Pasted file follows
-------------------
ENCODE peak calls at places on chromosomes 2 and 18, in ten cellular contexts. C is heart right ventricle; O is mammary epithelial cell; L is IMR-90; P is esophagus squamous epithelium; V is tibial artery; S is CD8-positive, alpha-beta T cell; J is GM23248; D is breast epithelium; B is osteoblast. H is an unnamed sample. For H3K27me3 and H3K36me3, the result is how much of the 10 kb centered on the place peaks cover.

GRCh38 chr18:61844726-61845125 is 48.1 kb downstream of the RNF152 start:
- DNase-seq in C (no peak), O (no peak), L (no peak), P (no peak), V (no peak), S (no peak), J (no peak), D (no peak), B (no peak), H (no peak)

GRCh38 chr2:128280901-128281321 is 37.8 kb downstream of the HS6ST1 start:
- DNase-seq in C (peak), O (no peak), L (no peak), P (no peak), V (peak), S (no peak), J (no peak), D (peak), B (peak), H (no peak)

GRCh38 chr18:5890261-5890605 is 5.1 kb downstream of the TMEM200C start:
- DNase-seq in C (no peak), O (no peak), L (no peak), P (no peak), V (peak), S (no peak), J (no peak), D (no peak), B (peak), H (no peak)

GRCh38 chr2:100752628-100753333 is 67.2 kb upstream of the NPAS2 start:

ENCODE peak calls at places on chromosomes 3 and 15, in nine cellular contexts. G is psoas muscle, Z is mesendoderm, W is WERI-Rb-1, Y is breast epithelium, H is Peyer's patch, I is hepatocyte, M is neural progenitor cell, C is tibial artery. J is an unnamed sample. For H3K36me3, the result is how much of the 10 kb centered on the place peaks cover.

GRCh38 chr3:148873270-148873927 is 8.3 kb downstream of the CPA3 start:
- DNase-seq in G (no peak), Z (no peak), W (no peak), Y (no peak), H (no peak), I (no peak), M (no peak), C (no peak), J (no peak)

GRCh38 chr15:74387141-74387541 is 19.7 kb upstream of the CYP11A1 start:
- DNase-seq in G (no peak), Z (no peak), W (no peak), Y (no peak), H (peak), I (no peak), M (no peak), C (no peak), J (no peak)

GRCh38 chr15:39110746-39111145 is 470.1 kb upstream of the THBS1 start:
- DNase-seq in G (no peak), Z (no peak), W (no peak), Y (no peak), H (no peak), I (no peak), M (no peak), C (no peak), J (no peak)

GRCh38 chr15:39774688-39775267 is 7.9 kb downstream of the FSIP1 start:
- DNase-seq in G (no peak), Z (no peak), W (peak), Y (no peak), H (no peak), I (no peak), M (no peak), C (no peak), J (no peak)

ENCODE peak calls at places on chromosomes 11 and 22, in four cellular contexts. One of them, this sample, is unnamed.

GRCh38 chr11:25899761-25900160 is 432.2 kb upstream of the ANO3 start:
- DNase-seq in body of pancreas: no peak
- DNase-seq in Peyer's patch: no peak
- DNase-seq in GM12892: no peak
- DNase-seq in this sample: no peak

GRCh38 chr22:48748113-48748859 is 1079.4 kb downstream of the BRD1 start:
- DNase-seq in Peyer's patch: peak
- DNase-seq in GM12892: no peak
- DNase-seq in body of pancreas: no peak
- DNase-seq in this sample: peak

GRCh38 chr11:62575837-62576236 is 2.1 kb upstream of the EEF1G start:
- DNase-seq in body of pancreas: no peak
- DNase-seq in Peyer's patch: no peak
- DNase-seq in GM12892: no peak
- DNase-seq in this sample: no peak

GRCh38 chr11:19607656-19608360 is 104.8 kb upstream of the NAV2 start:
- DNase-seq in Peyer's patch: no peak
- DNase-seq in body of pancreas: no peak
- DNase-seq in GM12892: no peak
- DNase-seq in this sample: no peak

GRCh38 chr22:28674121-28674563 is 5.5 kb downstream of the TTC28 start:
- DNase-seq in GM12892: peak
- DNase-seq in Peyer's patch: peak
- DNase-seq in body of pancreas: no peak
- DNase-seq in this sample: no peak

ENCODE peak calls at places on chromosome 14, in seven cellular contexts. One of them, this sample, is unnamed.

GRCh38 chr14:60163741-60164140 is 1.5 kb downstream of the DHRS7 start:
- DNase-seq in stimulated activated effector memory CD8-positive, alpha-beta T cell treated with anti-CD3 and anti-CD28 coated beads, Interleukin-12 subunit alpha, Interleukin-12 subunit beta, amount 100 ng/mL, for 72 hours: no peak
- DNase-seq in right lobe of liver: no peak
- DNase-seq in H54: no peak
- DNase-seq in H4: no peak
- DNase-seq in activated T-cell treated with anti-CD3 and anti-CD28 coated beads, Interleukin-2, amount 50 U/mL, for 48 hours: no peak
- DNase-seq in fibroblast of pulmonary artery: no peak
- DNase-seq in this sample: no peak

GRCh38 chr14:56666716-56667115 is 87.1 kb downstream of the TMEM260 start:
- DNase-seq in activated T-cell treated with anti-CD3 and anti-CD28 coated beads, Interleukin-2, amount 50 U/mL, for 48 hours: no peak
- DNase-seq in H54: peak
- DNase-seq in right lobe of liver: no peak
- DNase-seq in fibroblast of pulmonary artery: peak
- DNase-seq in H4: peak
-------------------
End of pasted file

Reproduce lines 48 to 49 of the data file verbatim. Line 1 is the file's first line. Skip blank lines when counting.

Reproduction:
- DNase-seq in H54: no peak
- DNase-seq in H4: no peak